In Nebraska, dead people were found to have applied for absentee ballots. In Ohio, a representative of the National Association for the Advancement of Colored People was found to have offered crack cocaine to a known drug addict in exchange for completed voter registration forms, which he duly submitted in the names of Mary Poppins, Janet Jackson and Jeffrey Dahmer, the notorious cannibal serial killer.

This is just the beginning. The Kerry campaign alone has signed up 10,000 lawyers around the country to oversee registration and absentee ballot procedures, keep tabs on computer voting companies, collect stories of alleged disenfranchisement or irregularities at the polls, and watch state elections officials with hawk-eyed attention for every ruling that might be construed as having a partisan, rather than a public interest intent.

"The lawyering won't start the day after the election," said Kendall Coffey, a Democratic Party lawyer in Miami who was deeply involved in the 2000 fiasco. "It's already under way." Florida Congressman Robert Wexler, who is deep in litigation with his state government over the failure of Florida's electronic voting machines to produce an independent paper trail, concurred. "The dangers are limitless," he said. "They are limited only by the inventiveness of those who would tamper with the system and create havoc."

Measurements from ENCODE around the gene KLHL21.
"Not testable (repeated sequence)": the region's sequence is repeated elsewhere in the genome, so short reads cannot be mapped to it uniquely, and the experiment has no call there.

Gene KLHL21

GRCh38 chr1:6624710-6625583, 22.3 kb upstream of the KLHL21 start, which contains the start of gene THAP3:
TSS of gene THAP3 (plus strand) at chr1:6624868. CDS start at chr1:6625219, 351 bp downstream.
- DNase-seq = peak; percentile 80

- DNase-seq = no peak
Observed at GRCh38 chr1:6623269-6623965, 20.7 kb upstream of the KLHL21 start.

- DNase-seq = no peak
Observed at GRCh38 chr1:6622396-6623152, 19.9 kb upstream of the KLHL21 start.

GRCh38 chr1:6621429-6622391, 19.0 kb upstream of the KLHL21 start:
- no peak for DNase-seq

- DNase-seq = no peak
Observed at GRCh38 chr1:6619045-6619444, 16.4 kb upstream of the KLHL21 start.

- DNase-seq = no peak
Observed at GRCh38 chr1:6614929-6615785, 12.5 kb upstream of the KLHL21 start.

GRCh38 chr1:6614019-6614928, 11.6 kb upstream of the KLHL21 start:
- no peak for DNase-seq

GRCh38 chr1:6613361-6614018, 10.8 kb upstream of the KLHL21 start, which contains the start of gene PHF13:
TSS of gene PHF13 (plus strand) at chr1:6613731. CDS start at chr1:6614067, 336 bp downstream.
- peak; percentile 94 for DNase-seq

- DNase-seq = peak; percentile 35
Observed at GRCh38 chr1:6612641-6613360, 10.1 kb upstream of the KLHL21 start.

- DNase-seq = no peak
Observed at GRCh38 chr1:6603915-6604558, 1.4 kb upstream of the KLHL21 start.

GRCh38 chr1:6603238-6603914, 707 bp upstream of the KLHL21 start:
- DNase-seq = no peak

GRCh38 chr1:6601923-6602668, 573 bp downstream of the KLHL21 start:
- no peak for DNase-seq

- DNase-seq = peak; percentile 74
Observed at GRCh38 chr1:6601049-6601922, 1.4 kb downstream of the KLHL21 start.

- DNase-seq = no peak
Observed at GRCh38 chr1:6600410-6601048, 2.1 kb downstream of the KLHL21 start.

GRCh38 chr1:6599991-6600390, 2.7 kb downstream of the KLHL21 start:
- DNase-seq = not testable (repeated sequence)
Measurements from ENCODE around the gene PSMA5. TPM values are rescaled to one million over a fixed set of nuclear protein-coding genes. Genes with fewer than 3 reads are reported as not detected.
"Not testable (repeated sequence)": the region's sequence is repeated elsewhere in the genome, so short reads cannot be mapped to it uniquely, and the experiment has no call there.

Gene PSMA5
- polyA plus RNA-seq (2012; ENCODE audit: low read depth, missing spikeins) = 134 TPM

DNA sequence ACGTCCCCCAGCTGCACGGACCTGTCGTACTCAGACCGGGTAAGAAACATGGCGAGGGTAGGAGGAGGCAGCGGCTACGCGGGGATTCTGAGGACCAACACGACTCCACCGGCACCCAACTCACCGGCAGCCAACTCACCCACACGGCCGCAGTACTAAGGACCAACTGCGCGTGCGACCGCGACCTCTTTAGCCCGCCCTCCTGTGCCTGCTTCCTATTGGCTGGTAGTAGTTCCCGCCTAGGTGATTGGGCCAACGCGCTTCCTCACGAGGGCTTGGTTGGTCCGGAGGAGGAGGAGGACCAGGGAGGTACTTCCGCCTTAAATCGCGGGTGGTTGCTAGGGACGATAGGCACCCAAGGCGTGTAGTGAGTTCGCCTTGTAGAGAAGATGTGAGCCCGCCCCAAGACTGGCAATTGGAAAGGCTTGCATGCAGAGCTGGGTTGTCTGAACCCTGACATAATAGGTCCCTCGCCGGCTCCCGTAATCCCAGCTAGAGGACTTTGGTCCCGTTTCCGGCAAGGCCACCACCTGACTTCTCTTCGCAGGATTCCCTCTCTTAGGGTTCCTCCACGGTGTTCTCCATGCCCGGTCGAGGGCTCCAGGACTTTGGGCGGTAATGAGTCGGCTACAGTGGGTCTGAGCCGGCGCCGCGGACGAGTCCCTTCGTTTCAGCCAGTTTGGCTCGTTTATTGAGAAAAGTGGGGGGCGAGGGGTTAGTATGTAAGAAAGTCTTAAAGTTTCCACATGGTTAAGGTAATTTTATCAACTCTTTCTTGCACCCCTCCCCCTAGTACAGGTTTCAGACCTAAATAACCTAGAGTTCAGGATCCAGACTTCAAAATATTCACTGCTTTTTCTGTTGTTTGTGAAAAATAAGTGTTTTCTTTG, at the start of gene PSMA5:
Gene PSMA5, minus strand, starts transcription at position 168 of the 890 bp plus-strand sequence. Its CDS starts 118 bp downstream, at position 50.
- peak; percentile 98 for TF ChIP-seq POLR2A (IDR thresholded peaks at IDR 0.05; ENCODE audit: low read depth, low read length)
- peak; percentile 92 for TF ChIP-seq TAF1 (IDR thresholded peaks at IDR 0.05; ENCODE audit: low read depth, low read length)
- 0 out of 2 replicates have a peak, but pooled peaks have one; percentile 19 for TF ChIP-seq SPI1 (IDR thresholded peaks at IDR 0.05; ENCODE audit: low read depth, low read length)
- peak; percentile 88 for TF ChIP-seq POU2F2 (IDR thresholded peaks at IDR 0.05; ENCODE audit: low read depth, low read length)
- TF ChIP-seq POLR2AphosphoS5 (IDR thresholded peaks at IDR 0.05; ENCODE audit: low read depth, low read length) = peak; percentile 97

It beggars belief that the world's most powerful democracy should find itself in this hole for the second time in a row – becoming an object of international ridicule, scorn and not a little alarm, even as the country's leaders talk idealistically about exporting American freedom and democracy to Afghanistan, Iraq and beyond.

After the last fiasco everyone from President Bush down vowed to fix the system and ensure another Florida could never happen. But three big things went wrong. First, the new generation of computer touchscreen machines – brought in at dizzying speed and at even more dizzying cost to replace the discredited old punch-cards – turned out to be poorly programmed, unverifiable, prone to all manner of failure and susceptible to undetectable foul play.

Secondly, the Bush administration dragged its feet about enacting funding its own new election laws. As a result, most states won't have their electoral procedures fully updated and coordinated until the next presidential election in 2008. That, in turn, is opening up furious arguments about the ill-defined rules for provisional ballots, absentee ballots, ID card requirements at polling stations and other seemingly esoteric bureaucratic niceties that could have a huge impact on turnout – especially among the poorer, less educated classes who have traditionally been ignored, if not excluded, by the two major parties.